Proximity-sensing keyless access gets you inside while pushbutton start gets the little turbo-four percolating, the Focus ST receiving most of the items previously mentioned as standard equipment, as well as the nicer soft touch interior panels of the Focus Titanium, plus metal “ST” branded scuff plates, ambient lighting, one-touch up/down powered windows all-round, a 4.2-inch high-resolution colour TFT multi-information display, cruise control, variable intermittent wipers, a heated steering wheel rim, heatable front seats, an eight-way powered driver’s seat, leather upholstery, an overhead console, a powered moonroof, and dual-zone auto climate control, while the carbon-fibre trim mentioned earlier can also be found on the door grab handle inserts and the bezel surrounding the dash-top mini gauges.
Tech fans will love the ST’s standard 8.0-inch centre stack-mounted touchscreen incorporating a backup camera with active guidelines and Ford’s new Sync 3 infotainment interface featuring tap, pinch and swipe capability, plus Apple CarPlay and Android Auto phone connectivity, the previously noted Sony audio system, enhanced voice recognition, satellite radio, dual smart-charging USB ports, etcetera.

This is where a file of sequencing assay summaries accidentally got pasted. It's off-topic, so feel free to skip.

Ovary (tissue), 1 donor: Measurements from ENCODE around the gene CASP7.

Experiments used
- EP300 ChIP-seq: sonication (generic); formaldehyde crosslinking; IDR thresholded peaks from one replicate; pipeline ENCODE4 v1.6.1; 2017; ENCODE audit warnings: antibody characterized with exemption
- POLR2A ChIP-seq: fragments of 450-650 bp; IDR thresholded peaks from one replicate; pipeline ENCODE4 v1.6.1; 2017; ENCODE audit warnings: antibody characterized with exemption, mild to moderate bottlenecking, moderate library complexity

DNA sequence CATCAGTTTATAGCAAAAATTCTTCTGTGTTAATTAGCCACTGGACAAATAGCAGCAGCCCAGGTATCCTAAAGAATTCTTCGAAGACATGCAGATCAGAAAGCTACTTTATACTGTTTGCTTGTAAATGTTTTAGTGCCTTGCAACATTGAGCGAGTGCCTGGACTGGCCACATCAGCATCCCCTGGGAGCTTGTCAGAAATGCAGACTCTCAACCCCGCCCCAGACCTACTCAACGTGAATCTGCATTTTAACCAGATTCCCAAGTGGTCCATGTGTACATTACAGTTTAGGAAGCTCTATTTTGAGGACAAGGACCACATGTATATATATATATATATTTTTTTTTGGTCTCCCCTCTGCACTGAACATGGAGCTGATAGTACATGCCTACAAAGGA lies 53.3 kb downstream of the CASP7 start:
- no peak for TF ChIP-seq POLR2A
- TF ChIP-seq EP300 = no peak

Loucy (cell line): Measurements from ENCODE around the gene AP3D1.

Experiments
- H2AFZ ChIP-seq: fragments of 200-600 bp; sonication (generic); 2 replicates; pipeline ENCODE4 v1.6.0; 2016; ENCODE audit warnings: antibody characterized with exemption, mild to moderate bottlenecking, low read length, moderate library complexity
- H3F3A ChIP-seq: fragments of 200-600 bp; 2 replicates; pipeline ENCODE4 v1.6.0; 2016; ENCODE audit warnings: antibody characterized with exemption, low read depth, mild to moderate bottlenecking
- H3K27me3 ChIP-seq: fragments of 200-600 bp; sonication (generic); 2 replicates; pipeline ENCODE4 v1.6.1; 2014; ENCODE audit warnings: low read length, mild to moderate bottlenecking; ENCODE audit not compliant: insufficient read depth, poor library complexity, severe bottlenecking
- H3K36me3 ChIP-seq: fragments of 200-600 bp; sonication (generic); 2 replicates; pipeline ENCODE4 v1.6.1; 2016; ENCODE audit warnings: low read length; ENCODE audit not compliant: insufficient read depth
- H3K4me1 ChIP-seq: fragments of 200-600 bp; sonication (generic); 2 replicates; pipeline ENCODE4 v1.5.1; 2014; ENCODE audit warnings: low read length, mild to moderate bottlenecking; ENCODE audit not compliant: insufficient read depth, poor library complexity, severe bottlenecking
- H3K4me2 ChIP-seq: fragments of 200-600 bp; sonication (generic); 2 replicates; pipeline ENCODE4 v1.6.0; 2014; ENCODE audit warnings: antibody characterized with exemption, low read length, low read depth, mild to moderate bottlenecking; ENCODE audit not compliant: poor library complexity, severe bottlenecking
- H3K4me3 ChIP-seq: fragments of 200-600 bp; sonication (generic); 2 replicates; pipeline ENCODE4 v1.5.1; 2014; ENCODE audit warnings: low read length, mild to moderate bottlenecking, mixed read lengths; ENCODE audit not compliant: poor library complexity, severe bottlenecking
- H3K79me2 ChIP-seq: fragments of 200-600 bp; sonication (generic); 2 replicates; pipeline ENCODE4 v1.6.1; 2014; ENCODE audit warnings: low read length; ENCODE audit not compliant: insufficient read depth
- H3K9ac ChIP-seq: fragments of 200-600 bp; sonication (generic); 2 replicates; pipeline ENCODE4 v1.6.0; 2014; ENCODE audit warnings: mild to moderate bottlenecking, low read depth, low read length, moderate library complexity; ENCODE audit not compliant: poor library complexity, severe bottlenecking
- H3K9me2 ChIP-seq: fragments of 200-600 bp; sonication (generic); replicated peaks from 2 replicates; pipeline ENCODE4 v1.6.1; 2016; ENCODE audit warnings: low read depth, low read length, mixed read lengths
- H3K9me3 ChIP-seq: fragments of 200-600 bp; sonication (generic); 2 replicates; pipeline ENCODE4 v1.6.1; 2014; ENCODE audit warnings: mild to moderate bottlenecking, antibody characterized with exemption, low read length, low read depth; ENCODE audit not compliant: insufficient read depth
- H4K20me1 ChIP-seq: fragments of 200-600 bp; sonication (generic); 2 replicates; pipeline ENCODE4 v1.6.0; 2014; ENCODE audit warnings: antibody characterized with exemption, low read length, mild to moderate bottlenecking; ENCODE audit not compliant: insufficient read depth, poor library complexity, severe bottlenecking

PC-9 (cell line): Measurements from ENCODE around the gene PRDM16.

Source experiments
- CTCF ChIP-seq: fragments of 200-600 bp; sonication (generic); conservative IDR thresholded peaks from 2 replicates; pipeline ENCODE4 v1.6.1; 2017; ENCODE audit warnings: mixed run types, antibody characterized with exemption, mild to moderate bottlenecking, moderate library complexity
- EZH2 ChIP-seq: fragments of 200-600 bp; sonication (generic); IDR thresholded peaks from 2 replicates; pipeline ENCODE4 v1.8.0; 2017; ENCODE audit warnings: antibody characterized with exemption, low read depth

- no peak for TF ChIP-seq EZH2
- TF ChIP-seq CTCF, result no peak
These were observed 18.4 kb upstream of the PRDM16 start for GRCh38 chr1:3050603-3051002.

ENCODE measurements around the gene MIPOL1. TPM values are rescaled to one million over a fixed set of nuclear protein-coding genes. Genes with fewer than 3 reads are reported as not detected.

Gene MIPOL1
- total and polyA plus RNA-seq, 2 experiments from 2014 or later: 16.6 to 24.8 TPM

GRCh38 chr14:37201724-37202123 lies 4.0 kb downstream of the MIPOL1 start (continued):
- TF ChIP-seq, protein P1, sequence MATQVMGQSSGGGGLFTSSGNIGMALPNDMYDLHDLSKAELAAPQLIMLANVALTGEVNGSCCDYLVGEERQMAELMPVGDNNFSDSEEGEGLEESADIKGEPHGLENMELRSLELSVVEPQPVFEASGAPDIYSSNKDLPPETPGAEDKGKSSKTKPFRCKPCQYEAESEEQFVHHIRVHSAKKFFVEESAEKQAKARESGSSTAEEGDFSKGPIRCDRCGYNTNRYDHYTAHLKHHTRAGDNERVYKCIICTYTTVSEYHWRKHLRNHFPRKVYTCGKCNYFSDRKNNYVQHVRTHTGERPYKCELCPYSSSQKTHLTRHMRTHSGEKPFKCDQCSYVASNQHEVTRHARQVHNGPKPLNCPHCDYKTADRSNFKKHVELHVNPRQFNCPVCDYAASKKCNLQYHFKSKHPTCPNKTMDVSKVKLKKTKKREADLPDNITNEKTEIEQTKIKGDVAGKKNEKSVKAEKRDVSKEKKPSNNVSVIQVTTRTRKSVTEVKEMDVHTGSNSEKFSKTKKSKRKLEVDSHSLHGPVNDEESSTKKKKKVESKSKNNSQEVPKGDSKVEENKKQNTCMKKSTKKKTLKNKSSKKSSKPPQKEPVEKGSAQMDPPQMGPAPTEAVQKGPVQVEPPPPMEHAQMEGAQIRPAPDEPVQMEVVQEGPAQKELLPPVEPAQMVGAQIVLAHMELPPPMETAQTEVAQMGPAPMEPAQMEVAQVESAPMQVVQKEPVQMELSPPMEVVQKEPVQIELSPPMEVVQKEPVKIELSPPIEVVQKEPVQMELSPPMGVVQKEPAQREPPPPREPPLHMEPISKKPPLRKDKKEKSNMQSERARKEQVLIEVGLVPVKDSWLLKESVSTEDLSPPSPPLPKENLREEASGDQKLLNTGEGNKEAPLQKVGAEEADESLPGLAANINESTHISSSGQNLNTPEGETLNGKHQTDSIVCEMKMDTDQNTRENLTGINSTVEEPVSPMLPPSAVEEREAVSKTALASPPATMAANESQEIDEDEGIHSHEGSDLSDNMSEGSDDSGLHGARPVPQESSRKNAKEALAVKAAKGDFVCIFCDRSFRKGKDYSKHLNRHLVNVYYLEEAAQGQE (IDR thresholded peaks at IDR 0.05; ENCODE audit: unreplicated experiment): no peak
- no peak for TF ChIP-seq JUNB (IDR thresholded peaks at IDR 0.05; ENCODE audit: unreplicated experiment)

Additionally, standard safety features include a perimeter alarm, hill start assist, tire pressure monitoring, sport-tuned ABS, traction and stability control, a full assortment of advanced airbags including one for the driver’s knees, plus plenty more.
My tester is fully loaded, which means navigation with detailed mapping adds $800, the machine-finished alloys with black painted pockets are an additional $600, and that eye-searing Triple Yellow paint increases the bottom line by $550, the total options coming to $1,950.
You might gather from my enthusiasm that I’m in for a very good week, so if you don’t hear much from me in the coming days you’ll know why. I’ll have a full review on this sensational little road rocket soon…